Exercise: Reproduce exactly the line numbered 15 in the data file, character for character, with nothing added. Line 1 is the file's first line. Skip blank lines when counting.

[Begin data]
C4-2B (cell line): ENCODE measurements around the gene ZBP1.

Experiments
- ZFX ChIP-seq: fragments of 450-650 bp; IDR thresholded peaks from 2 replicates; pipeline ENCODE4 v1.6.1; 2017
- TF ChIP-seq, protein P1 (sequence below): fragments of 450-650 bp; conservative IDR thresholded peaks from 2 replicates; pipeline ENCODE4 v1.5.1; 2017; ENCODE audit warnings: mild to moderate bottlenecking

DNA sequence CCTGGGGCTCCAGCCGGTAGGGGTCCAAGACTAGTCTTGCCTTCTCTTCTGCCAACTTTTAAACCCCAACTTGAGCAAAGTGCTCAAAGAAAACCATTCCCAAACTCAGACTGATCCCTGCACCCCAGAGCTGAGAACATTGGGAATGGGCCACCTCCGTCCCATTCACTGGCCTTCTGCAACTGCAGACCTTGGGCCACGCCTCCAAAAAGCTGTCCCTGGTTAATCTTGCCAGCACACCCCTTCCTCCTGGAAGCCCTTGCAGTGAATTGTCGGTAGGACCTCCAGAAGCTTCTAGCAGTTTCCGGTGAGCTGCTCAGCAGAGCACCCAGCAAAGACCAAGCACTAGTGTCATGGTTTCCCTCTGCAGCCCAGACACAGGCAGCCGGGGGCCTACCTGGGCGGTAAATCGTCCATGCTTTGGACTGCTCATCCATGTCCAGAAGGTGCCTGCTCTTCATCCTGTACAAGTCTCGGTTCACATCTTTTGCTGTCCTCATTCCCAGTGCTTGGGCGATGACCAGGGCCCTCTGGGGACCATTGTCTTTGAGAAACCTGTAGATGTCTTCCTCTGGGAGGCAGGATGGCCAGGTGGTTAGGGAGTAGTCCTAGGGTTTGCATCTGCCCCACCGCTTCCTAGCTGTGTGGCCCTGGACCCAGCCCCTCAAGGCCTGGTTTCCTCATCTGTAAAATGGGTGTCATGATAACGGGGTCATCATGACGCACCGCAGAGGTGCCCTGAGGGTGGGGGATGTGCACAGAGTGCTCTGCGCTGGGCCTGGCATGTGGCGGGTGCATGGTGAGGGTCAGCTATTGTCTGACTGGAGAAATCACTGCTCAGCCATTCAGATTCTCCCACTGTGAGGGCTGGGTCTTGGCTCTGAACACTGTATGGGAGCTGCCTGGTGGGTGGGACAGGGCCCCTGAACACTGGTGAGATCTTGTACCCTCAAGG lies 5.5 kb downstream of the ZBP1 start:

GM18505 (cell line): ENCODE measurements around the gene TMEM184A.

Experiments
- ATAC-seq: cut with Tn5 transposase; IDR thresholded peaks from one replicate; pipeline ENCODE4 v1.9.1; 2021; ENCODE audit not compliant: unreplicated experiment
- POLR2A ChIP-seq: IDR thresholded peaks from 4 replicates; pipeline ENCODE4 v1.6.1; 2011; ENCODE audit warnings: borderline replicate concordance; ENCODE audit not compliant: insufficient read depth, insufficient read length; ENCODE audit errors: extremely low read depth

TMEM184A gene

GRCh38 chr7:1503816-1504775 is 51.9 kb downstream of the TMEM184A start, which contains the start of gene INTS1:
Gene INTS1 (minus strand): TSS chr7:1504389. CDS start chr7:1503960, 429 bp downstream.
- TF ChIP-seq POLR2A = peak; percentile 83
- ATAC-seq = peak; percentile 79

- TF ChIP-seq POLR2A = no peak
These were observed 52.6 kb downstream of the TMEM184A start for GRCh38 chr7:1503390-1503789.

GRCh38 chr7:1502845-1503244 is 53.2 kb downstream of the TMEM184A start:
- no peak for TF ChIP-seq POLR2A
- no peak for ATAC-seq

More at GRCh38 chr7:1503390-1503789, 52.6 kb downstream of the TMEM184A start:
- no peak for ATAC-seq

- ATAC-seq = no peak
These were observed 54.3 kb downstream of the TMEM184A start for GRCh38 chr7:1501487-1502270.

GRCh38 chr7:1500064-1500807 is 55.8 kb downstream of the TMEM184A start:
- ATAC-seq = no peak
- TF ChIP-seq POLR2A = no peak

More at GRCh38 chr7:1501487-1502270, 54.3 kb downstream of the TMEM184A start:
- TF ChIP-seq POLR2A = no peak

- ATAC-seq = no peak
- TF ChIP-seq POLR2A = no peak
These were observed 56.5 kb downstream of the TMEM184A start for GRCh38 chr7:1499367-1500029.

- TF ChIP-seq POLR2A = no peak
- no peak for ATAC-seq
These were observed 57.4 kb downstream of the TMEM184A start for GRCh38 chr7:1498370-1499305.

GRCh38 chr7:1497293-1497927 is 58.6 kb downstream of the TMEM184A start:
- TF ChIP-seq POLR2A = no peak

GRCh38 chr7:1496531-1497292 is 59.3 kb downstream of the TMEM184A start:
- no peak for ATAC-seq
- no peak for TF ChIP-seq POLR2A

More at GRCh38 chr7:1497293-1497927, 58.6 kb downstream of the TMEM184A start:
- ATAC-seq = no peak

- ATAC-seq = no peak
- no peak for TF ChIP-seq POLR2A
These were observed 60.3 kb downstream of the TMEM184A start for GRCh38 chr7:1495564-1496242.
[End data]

- TF ChIP-seq POLR2A = no peak